The first one is that "a person can receive the sacraments only when he is in a good disposition, and this is not the case when a person wants to oppose the order of creation, violating the intrinsic value of his life."
The second reason is that the person "who receives the sacraments puts his life in the merciful hands of God. However, who wants to personally end his life wants to take his life in his hands."
The third reason is that "if the priest administers the sacraments or plans a funeral in these cases, the priest is guilty of a scandal, since his actions might suggest that suicide or euthanasia are permitted in certain circumstances."
Eijk also explained that a priest can celebrate the funeral of a person who died by assisted suicide or voluntary euthanasia in only some circumstances, though suicide is always illicit.
"Since ancient times, the priests accepted to celebrate funerals of people who committed suicide or asked for euthanasia in cases of depression of any other psychiatric diseases. In these cases, because of their disease, the freedom of the people is diminished, and so ending the life cannot be considered a mortal sin," Cardinal Eijk sais.
He adds that the priest must "prudently judge whether he is in front of a case of diminished freedom. If so, he can celebrate the funeral."
To combat the pro-euthanasia trend, the Church must "announce that God made the human being in his image in his totality, soul, and body. The Second Vatican Council constitution Gaudium et Spes described the human being as 'a unity of soul and body.' This means that the body is an essential dimension of the human being and is part of the intrinsic value of the human being. So, it is not licit to sacrifice human life to end the pain."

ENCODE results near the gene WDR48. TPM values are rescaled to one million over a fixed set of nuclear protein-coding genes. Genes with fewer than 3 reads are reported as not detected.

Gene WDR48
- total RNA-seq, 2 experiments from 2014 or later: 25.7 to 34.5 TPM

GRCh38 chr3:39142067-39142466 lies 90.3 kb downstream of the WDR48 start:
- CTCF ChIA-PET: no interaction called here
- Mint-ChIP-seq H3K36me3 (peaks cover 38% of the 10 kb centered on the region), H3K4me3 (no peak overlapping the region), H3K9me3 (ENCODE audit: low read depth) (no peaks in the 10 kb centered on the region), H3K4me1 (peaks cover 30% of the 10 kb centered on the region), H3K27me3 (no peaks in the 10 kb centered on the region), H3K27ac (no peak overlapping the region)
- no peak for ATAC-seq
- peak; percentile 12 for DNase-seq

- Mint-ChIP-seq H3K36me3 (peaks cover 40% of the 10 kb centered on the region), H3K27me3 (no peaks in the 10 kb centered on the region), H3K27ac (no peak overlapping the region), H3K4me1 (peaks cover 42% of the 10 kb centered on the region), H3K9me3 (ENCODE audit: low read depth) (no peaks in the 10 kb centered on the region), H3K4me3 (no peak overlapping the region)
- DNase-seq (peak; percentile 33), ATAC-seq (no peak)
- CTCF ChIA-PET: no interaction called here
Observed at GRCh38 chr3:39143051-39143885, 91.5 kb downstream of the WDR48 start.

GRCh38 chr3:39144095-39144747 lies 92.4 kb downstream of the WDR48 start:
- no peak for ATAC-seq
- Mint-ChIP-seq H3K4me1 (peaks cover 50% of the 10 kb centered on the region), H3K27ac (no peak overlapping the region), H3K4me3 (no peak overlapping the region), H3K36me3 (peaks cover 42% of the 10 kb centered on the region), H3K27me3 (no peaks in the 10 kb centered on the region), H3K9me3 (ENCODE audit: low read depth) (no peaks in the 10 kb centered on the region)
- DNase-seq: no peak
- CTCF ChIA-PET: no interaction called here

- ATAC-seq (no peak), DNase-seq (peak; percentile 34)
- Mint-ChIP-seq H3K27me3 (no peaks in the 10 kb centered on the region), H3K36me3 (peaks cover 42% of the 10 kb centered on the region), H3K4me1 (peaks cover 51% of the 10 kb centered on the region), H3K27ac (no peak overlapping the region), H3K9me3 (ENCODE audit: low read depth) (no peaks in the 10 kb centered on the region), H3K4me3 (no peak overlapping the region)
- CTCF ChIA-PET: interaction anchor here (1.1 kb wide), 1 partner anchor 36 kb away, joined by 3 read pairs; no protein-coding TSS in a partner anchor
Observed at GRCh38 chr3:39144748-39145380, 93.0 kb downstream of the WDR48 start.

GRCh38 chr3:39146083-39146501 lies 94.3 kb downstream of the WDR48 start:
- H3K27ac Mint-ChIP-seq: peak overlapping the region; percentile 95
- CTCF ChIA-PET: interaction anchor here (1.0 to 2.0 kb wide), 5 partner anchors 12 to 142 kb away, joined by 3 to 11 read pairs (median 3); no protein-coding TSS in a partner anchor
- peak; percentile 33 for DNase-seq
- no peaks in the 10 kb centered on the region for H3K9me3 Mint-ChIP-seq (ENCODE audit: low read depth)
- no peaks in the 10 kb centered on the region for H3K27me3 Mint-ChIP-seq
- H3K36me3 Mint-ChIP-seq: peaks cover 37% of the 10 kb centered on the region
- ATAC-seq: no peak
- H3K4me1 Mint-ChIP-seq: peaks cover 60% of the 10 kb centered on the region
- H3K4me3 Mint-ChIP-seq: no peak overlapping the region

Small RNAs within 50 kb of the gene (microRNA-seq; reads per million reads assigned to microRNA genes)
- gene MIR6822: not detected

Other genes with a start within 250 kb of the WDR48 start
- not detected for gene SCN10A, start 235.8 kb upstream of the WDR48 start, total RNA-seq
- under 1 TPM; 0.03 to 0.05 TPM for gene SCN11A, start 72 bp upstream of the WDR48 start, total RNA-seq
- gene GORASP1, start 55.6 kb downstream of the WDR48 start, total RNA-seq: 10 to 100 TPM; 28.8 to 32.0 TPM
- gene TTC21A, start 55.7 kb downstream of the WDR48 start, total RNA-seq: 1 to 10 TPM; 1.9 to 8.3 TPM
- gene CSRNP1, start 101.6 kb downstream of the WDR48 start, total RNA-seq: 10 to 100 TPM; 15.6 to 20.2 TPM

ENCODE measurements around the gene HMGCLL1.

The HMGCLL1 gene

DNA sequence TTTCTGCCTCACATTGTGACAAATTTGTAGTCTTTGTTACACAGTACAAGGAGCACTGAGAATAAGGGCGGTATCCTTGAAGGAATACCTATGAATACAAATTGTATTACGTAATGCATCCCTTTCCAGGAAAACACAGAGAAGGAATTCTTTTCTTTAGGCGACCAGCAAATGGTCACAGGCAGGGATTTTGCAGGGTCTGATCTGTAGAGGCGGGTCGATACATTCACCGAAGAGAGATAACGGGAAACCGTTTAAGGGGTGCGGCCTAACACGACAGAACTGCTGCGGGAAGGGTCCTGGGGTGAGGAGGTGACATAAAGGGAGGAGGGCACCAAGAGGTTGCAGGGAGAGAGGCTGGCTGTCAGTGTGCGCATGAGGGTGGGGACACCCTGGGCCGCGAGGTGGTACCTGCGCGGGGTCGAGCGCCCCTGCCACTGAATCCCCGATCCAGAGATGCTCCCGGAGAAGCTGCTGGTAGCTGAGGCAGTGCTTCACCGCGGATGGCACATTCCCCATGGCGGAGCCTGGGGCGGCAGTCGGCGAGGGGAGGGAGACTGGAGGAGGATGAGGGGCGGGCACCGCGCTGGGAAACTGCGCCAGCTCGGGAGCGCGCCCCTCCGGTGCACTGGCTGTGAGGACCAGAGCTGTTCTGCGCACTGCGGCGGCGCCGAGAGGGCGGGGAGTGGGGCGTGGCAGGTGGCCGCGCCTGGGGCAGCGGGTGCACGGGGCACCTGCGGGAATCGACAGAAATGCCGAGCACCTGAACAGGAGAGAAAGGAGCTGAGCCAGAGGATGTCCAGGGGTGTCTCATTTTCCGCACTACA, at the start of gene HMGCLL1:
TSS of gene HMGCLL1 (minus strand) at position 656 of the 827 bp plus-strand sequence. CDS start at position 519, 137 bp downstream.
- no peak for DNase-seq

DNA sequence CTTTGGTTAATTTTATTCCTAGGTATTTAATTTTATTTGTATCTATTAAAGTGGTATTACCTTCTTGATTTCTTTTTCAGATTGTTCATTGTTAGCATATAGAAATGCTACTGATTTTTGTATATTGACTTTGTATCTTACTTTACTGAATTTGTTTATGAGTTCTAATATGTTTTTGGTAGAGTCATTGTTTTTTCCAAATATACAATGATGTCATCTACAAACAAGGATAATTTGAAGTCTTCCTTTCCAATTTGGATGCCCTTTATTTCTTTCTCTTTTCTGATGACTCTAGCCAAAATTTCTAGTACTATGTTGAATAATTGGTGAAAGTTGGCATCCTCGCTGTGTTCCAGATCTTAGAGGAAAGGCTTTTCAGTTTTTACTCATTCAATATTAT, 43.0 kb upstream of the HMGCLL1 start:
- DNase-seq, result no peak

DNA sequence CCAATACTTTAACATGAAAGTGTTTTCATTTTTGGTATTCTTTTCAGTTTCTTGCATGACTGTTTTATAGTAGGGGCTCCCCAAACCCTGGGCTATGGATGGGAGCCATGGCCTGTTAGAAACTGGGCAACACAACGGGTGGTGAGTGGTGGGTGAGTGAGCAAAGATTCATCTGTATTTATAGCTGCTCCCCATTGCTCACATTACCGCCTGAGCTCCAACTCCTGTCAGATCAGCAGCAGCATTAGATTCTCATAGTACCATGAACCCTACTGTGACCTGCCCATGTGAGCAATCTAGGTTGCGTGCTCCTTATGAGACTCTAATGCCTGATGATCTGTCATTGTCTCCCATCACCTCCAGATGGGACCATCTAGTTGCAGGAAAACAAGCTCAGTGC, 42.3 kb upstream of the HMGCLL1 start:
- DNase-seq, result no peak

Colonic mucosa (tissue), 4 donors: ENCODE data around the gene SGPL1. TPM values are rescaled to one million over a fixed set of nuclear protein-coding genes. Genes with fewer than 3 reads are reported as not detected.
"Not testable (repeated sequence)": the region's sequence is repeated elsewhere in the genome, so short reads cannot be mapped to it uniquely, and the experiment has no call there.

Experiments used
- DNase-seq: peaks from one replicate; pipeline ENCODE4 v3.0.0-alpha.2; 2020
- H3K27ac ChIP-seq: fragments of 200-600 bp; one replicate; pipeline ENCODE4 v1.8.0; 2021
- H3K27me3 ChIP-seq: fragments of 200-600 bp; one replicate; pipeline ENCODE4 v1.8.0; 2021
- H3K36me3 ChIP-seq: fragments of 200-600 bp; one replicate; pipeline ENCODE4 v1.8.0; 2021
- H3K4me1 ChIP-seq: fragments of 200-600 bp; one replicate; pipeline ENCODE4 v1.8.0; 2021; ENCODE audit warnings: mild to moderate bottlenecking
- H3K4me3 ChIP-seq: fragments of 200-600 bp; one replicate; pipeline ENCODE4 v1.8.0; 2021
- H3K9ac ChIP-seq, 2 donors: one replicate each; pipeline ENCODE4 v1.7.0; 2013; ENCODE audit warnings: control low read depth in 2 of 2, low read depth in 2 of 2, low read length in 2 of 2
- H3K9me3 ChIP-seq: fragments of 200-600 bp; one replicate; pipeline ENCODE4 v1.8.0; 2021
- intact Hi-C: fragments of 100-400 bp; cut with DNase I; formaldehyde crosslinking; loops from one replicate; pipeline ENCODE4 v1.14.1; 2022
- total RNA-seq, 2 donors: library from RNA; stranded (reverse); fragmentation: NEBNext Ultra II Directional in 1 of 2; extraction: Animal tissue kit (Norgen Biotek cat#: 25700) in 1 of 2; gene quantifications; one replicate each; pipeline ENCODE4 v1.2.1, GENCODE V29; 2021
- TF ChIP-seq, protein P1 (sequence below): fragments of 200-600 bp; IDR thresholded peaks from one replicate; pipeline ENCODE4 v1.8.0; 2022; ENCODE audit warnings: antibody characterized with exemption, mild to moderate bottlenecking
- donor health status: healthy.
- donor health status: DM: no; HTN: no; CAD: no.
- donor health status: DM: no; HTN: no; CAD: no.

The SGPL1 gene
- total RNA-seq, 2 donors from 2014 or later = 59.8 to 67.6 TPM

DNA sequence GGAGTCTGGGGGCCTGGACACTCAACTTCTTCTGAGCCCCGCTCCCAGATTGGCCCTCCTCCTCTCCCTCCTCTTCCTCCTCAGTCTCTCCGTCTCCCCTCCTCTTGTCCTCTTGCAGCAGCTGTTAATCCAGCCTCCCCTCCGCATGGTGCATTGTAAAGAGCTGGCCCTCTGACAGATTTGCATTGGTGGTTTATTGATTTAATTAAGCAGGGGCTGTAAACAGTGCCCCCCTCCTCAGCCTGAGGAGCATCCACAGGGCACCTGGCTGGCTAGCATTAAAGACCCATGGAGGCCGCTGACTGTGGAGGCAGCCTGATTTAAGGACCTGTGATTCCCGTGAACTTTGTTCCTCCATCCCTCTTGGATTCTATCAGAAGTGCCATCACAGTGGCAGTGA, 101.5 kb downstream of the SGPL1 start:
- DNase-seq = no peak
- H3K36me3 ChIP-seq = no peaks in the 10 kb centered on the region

The cardinal also added that palliative care is a positive response, and the Church often recommends to ask for palliative care, while "there are many Christian or religious groups that provide palliative care in specialized centers."
Eijk also said that to combat the West's pro-euthanasia trend, the Church "must do something against loneliness. The parishes are often welcoming communities where people has social bonds and take care the one with the other. In the hyper-individualistic contemporary society, human beings are often alone. There is a huge solitude in our Western society."
The Church "spurs to form communities not to leave people alone. A person who lives in solitude, lacking the attention and the care from the others, is less able to bear the pain," the cardinal said.
Eijk added that the Church "announces a Christian spirituality and a lived faith. This implies that you can also join to the suffering Christ and bear the pain with him. So, we are never alone."
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